Mozambique Happenings for accommodation, things to do and places to see in Mozambique






Jardim Das Velas Hotel

Across the road from the beautiful Indian Ocean

Rio Savane Lodge

Self catering chalets, huts and camping.


Beira is the capital of Sofala province and the biggest town in central Mozambique, Beira is Mozambique's second biggest city and harbour situated at the mouth of the Pungoe River.

Sofala lies 45 kms to the south of Beira and was an Arab trading post from the 10th centuary.

In 1498 Vasco da Gama, as well as other Portuguese explorers and sailors, entered the estuary of the Pungoe River to try and find out the truth of whether gold was present in the Sofala hinterland.

Only in 1887 was a military fort built at Beira. This was when colonial expansion began in earnest by European powers and led to Portugal taking steps to defend her trading outposts.


Beira was named after the Portuguese crown prince Dom Luis Filipe, who was born about this time and whose title was Prince of Beira.

Beira Cathedral

Beira, capital of Sofala province, is Mozambique’s second-largest city.and Mozambique's busiest port,

Beira is renowned for its seafood and seedy nightlife.


Beira is a reasonably pleasant place with a compact central area, exciting harbour-town vibe, attractive colonial-era architecture and stretch of coastline

Health warning : Beira is reputed to be alive with the Malaria mosquito, so bring bug sparay and mosquito netting



Beira Pool 1975


Beira Pool 2007

Beira lies in the central region of the country in Sofala Province, where the Pungwe River meets the Indian Ocean.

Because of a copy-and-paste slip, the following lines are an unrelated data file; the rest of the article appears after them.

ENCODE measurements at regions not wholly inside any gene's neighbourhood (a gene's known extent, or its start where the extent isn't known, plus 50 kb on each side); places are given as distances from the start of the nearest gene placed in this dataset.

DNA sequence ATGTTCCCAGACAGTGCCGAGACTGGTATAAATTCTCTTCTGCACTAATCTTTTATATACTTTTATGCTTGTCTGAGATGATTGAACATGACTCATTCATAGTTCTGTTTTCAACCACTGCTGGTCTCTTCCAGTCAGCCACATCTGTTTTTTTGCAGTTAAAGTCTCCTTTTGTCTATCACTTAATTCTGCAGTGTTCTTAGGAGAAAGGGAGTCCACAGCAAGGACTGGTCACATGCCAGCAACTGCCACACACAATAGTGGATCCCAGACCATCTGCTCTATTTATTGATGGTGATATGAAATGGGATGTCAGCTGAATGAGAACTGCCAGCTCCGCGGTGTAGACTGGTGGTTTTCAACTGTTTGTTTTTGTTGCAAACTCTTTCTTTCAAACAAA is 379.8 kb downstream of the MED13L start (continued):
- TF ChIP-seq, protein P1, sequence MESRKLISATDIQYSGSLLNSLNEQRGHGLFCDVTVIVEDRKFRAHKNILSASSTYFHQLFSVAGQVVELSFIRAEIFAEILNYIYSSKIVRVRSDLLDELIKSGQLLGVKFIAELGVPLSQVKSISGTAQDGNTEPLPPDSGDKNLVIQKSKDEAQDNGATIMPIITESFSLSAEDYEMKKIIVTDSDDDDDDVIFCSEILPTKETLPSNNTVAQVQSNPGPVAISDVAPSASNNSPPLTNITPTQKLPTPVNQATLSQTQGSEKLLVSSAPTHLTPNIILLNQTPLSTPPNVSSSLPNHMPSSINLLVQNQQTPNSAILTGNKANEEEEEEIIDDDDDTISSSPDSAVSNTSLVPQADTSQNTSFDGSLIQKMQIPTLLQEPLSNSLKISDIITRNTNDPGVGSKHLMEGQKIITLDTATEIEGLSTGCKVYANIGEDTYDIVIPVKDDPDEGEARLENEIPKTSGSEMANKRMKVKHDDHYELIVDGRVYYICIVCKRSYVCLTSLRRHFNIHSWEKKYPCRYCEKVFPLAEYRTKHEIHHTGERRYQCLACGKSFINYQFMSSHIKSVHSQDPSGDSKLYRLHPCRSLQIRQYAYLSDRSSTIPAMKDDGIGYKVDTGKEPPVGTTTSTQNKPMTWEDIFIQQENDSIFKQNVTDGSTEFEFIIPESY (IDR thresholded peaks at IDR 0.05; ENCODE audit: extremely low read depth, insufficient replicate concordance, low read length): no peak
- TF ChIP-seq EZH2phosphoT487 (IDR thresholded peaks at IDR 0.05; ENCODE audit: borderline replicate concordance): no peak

Beira had a population of 412,588 in 1997, which grew to an estimated 546,000 in 2006. It holds the regionally significant Port of Beira which acts as a gateway for both the central interior portion of the country as well as the land-locked nations of Zimbabwe, Zambia and Malawi.


Beira was originally developed by the Portuguese Mozambique Company in the 19th century, and directly developed by the Portuguese colonial government from 1947 until Mozambique gained its independence from Portugal in 1975.



Before Mozambique's independence from Portugal, as a city of Portuguese Mozambique, Beira was noted for its well-equipped seaport, one of the major facilities of its kind in all East Africa, tourism, fishing and trade.


The city prospered as a cosmopolitan port with different ethnic communities (Portuguese, Indian, Chinese, Bantus such as the Sena and Ndau) employed in administration, commerce, and industry.


A large English-speaking population was the result of being a favourite holiday destination for white Rhodesians.


One reminder of this is the Grande Hotel, built by the Portuguese, near the shore of the Indian Ocean.

Grande Hotel 1975

Grande Hotel 2007

By 1970, the city of Beira had 113,770 inhabitants.

After independence from Portugal in 1975, many white ethnic Portuguese left the city.

Mozambique was ravaged by a civil war from 1977 to 1992, opposing Marxist FRELIMO, which controlled the government, to the rebels of RENAMO, descending to near total chaos in a couple of years.


The famine, disease and poverty-stricken country collapsed.


In Beira, the famous Grande Hotel was occupied by around 1,000 homeless Beirans, and by the end of the civil war it was in near-ruins.


The 2000 Mozambique flood devastated Beira and the surrounding region, leaving millions homeless and severely damaging the local economy.


Tourism is a potential industry for Beira, but returns are limited. Potential tourist attractions include the cathedral, lighthouse, Macuti Beach and the Grande Hotel Beira.


North of the city is the former Gorongosa National Park.


There are few restaurants or hotels of a tourist standard and security is poor in some areas.,_Mozambique


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